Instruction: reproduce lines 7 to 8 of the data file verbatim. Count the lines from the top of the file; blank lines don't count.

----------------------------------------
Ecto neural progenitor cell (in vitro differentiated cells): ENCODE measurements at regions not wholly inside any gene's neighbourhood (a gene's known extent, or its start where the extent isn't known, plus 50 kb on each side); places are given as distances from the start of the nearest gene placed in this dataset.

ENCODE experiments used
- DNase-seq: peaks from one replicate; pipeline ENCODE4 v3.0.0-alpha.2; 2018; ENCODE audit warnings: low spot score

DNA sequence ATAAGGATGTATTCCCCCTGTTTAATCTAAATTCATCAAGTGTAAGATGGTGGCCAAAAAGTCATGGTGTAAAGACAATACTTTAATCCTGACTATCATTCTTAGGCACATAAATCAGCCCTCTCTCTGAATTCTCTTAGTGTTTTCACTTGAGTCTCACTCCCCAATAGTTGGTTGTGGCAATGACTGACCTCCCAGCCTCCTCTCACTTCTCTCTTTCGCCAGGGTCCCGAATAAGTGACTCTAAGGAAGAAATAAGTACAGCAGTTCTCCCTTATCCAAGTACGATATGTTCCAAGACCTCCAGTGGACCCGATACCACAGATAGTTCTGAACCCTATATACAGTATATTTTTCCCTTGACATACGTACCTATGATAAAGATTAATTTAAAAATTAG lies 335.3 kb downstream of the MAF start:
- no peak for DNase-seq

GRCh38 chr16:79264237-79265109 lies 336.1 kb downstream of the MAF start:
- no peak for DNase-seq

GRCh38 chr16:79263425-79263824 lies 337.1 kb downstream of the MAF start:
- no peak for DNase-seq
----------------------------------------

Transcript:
- no peak for DNase-seq

GRCh38 chr16:79263425-79263824 lies 337.1 kb downstream of the MAF start: